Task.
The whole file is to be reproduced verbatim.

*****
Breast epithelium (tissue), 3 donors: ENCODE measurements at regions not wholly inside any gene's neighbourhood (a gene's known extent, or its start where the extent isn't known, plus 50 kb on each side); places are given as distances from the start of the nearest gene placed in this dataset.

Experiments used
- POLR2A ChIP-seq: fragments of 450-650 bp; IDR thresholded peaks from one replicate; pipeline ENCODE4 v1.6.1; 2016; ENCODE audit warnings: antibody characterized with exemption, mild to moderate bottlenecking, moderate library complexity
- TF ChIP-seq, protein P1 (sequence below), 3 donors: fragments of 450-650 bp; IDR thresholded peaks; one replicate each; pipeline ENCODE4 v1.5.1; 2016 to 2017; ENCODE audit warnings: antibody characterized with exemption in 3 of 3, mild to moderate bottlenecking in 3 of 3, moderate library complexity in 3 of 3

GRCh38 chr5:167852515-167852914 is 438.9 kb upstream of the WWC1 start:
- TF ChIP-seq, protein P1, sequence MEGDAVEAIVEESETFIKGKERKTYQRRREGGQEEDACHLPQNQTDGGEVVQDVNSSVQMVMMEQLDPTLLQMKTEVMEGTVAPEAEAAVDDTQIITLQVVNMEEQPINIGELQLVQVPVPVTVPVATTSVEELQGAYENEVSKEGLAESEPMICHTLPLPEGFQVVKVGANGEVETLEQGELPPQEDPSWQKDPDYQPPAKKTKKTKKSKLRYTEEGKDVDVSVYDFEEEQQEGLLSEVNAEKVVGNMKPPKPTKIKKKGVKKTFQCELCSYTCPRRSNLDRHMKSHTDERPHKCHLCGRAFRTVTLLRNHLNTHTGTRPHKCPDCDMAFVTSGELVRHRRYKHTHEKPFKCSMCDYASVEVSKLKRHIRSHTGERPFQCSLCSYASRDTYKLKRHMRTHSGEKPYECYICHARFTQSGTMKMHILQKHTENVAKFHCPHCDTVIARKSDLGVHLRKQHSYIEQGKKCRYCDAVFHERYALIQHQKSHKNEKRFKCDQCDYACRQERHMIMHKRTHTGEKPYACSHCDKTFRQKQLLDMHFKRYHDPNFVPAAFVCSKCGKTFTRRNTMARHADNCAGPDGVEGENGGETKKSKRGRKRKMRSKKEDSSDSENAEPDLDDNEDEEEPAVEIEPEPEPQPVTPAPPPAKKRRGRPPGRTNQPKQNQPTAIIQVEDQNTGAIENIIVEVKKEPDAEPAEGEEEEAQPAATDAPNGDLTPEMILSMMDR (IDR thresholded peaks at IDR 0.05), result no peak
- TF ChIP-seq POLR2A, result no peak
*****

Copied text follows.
Breast epithelium (tissue), 3 donors: ENCODE measurements at regions not wholly inside any gene's neighbourhood (a gene's known extent, or its start where the extent isn't known, plus 50 kb on each side); places are given as distances from the start of the nearest gene placed in this dataset.

Experiments used
- POLR2A ChIP-seq: fragments of 450-650 bp; IDR thresholded peaks from one replicate; pipeline ENCODE4 v1.6.1; 2016; ENCODE audit warnings: antibody characterized with exemption, mild to moderate bottlenecking, moderate library complexity
- TF ChIP-seq, protein P1 (sequence below), 3 donors: fragments of 450-650 bp; IDR thresholded peaks; one replicate each; pipeline ENCODE4 v1.5.1; 2016 to 2017; ENCODE audit warnings: antibody characterized with exemption in 3 of 3, mild to moderate bottlenecking in 3 of 3, moderate library complexity in 3 of 3

GRCh38 chr5:167852515-167852914 is 438.9 kb upstream of the WWC1 start:
- TF ChIP-seq, protein P1, sequence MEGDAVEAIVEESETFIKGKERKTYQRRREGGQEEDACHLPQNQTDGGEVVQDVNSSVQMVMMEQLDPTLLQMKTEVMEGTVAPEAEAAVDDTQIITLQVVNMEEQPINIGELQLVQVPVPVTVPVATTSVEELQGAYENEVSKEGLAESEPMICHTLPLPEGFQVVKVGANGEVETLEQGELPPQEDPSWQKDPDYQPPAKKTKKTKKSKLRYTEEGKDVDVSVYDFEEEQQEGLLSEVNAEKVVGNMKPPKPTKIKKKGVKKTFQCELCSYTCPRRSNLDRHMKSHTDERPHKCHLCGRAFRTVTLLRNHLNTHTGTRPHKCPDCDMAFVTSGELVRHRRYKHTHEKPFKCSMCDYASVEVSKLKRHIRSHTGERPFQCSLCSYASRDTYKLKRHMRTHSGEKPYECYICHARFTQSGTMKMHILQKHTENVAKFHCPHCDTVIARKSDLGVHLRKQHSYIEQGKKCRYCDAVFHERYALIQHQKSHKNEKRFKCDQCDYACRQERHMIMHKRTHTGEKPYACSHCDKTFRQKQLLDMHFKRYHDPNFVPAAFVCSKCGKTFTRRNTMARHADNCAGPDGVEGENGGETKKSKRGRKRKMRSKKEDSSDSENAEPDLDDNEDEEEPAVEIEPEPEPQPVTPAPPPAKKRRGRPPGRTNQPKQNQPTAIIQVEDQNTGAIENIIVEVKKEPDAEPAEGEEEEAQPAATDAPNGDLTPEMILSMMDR (IDR thresholded peaks at IDR 0.05), result no peak
- TF ChIP-seq POLR2A, result no peak